In November, Fishing has been less than optimal in La Paz.
Intense rains and winds have affected the visibility. It’s not been impossible to get good fish, but I haven’t crossed easy prey. The good stuff stayed below 23 meters and the larger fish under 25m… maybe the cold had something to do with it.
Overall, the surface water remained warm but it went from 25 to 24 in a week (it stayed at 24 until the second week of December). I sometimes noticed that a cold layer of water rising from the depths.
Anyway, on the last day of November, I fished an area less affected by the pollution caused by the runoffs caused by the previously mentionned rainfalls. On a side note: La Paz does not have a very good sewer system and no way to manage rain. It turns the street into rivers and spills into the bay. Don’t go swimming for a few days after any storms, would be my recommendation.
It was past noon when I got into the water, I fished a reef that came up to 25 meter with the sides going down to 27 to 29 meters. I saw small cuberas and yellow snappers; nothing interesting. Then a mackerel passed by.
After putting the little fighter in the kayak, I swam farther from my kayak. I laid on top of the reef when I saw a 5 kg grouper. I pondered a while before taking the shot. It was far from the ledge and holes, so I believed I was safe…. but as soon as my shaft touched the grouper, predicatively it bolted like thunder into a crevice on the side of the reef.
I had a fish holed down at 27 meters… No drama since there was no current. I went down once to see what I was up against. I dreaded seeing the shooting line all they way into a hole. Fortunately the shaft stuck out from the entrance.
I got back down after what seemed like 10 minutes to get the fish out. Apparently the grouper tore itself off while I was trying to calm down enough to work efficiently at that depth… great, I wounded a fish for no good reason and I had a tangled mess of line coming out of my gun. After undoing the line on the reef, I was back at the surface… with 30 meters of reel line dangling. I tried to reel it in but the barb stuck again. I worked on this for a few minutes (jigging from the surface) until it came loose and I started the long process of reeling in 30 meters of line; each turn taking in perhaps 10 centimeters of line.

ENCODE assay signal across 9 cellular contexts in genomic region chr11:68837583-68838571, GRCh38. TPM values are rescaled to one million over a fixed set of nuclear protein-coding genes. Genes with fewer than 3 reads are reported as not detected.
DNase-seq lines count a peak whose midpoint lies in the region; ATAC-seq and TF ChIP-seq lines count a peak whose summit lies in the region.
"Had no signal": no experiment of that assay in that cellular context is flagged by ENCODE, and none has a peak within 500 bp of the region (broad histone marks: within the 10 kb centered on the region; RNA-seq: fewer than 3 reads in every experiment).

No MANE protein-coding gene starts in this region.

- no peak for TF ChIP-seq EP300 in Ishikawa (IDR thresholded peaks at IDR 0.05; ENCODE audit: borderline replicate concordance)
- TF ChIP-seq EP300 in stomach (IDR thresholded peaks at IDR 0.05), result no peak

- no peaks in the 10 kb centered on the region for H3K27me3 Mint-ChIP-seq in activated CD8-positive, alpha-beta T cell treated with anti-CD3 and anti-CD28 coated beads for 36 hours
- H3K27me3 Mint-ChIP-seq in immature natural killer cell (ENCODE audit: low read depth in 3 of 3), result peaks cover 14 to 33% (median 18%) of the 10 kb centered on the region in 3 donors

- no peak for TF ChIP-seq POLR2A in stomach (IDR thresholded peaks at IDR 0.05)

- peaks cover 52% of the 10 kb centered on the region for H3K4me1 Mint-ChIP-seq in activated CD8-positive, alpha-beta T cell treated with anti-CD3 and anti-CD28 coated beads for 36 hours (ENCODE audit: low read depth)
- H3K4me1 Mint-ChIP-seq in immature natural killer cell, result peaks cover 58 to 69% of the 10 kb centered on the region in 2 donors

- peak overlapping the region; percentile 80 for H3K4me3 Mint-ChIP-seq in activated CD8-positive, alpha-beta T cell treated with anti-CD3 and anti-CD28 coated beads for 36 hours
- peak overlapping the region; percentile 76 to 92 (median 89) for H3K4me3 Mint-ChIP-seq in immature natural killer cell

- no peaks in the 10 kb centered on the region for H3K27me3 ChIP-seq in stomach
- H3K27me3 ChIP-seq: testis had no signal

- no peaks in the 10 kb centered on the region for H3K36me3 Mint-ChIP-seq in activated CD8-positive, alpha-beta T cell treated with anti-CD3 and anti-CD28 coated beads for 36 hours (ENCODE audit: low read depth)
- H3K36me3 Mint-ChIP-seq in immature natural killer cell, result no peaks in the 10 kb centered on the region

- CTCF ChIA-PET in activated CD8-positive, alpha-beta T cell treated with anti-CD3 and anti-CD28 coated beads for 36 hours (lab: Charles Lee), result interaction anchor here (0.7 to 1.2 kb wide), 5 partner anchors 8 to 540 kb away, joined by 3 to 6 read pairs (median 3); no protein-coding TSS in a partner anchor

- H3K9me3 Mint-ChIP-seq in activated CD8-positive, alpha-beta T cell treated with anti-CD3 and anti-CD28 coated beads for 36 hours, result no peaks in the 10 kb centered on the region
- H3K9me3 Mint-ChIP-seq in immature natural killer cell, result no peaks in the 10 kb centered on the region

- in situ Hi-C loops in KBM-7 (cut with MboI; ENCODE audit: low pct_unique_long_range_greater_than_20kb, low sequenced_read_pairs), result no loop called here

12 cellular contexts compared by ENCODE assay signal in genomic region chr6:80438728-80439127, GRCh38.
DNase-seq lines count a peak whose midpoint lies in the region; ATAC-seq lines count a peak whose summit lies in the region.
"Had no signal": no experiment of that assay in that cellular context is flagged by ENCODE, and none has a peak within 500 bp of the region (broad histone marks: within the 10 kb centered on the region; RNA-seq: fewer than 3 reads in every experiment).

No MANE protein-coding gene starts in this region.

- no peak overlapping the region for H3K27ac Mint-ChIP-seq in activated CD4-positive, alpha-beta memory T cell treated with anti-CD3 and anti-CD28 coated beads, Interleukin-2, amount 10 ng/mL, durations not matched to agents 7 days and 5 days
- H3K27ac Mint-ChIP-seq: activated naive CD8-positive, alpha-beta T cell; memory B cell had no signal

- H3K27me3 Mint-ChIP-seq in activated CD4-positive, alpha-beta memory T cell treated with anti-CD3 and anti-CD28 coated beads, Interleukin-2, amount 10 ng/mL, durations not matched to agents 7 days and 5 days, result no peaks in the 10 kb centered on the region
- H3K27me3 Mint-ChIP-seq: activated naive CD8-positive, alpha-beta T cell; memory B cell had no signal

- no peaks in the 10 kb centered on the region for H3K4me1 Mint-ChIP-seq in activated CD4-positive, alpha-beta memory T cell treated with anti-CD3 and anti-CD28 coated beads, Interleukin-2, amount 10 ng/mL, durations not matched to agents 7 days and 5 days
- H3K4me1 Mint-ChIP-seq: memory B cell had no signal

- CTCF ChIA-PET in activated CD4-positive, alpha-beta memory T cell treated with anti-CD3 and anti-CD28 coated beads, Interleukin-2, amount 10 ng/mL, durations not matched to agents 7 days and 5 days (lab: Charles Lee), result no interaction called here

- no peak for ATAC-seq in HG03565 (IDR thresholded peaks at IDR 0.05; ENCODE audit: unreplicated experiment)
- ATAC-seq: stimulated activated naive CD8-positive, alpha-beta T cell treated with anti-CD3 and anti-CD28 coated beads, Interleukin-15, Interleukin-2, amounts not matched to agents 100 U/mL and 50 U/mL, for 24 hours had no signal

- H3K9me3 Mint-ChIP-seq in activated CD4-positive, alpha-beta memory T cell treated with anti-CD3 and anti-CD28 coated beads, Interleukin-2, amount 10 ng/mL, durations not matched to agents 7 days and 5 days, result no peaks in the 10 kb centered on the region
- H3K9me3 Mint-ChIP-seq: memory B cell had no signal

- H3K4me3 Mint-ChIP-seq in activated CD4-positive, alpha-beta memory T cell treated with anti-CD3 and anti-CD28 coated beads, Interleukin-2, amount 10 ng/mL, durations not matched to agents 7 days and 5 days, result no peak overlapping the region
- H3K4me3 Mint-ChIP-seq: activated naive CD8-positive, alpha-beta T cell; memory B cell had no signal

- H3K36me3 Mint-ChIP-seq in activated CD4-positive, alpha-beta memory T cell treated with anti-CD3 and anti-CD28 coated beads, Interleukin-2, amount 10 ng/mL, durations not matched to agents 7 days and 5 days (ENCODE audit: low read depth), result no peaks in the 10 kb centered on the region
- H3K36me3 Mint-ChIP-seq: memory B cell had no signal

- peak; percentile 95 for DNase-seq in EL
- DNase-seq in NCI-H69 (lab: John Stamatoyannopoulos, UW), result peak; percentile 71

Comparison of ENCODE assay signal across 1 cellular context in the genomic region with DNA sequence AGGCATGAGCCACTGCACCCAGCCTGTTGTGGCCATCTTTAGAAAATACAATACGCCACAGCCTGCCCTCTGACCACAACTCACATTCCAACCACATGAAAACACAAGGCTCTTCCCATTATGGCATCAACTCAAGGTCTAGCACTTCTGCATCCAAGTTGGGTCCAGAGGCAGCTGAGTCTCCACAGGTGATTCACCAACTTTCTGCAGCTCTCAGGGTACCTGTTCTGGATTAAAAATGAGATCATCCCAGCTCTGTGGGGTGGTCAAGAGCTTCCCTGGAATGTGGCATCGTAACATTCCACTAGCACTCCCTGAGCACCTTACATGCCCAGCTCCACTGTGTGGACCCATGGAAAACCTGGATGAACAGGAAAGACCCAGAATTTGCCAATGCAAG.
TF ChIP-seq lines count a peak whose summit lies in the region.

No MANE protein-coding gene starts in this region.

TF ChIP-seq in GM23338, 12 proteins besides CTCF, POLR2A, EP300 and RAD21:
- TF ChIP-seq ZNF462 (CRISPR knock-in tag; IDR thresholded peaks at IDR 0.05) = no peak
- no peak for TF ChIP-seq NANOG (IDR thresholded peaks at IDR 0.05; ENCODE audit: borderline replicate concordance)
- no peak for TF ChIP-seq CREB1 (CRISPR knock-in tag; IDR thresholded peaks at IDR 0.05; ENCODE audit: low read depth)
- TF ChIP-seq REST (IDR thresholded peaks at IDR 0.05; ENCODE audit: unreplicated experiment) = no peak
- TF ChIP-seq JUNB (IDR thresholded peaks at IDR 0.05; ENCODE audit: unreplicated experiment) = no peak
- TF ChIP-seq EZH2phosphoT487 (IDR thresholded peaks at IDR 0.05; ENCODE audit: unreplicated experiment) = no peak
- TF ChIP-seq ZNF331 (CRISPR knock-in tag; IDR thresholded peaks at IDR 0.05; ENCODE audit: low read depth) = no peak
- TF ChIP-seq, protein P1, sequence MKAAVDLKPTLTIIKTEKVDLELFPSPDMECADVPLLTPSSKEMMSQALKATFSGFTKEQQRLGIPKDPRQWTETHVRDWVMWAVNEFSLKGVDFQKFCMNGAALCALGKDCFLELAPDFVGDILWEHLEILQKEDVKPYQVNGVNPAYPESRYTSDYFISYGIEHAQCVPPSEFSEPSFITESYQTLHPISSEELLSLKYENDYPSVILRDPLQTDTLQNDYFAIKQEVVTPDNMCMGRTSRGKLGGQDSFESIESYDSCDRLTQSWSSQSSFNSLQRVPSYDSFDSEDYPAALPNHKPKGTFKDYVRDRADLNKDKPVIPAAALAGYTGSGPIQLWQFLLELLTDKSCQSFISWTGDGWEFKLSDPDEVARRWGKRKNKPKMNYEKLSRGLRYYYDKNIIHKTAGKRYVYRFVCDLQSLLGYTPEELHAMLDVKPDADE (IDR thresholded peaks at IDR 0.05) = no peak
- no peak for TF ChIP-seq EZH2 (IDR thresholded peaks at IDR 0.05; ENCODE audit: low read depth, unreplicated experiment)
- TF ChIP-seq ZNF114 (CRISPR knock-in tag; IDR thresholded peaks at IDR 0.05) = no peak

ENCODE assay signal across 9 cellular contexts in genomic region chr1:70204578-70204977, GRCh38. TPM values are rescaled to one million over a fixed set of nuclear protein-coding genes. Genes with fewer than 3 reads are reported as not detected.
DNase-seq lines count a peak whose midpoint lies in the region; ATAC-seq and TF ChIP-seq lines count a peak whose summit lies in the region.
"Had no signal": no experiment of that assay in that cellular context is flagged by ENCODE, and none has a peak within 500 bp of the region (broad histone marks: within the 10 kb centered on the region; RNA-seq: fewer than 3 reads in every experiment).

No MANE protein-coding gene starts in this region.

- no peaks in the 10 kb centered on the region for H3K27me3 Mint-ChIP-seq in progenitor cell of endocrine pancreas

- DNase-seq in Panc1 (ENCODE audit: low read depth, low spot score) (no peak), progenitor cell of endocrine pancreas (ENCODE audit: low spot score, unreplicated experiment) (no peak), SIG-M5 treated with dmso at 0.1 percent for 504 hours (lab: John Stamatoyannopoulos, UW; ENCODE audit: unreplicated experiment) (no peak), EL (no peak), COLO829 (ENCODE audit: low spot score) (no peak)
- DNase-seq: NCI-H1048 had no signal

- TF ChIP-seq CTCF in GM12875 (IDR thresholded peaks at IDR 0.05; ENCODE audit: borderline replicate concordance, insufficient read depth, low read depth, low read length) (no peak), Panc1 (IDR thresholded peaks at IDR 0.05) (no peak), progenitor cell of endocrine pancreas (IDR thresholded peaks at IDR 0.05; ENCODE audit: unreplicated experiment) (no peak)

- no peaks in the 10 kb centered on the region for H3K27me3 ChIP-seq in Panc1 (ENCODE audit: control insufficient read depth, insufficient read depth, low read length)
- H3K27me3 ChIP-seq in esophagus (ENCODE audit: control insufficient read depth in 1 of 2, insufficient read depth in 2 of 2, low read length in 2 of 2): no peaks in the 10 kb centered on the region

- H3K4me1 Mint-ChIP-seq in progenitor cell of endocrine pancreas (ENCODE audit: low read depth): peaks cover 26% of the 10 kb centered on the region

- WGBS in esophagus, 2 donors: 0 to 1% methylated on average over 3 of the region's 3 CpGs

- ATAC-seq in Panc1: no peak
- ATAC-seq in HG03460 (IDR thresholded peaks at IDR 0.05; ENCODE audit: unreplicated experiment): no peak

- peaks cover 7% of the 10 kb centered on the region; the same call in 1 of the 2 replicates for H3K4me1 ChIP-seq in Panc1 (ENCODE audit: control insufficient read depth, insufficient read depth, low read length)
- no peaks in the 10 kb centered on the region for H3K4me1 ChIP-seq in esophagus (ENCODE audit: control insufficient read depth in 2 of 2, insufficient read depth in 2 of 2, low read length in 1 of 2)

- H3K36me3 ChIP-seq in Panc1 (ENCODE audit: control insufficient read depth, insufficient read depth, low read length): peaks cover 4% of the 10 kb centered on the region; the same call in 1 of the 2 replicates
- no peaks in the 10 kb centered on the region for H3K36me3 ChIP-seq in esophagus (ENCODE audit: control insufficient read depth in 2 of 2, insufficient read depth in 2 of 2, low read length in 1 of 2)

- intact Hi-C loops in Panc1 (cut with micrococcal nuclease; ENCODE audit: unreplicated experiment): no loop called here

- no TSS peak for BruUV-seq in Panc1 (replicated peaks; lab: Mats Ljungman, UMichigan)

In my peripheral vision, I saw one, no seven wahoos! Of course they would choose this moment. They cruised slow and circled me while I reeled like a madman…. SCREAMING inside! The last one swam lazily away as I tried to put the shaft back in.
Game on, I thought.
I slapped the water and dove up and down the water column. Somehow this makes wahoos get closer sometimes…
On the bottom, I saw groupers, snappers, they could all go to hell. Finally, after thirty minutes of frustration, I distinguished far-off shapes above me. I was rising from about 25 meters. I slowed my ascent and stopped at 15 meters. The wahoos did come closer but too far for a shot though… so I moved my hand a little (puppeteering works on yellowtail so why not) and finally one of them turned towards me.
I refrained from looking at it and I didn’t dare pointing it preemptively with my gun. I had my short reef gun after all; it’s a 125 cm with two bands and a 7.5mm Tahitian shaft.
The fish got close enough and didn’t react when I raised the gun. Obviously, the camera was out of battery…
It took most of my reel line on its first run, maybe 40 meters of the line I had painstakingly reeled in a few minutes before. I swam with it during its three big runs to reduce the resistance. My nylon line stretched marvelously (no stiff spectra on this reel, otherwise the fish would have torn) it felt like a giant magic bungee cord.
My kayak was far, far, and it was at least 1 km from shore itself. I had a second gun loaded with one band hanging on the side of the kayak for this specific purpose. I had to get to it. I could not see the quality of the shot I had taken, but I knew I’d want to double it anyway.
So instead of taking line in, I swam the fish back to my boat. It took 15 minutes. Plenty of time for the wahoo to waste all its energy. Close to the kayak, I reeled the line until I could see the silhouette. I clipped the gun to the kayak and grabbed the loaded 150. I swam down to about 15 meters; the fish had taken some of my reel line in the time it took me to go down. I placed the second shot in the head. Game over.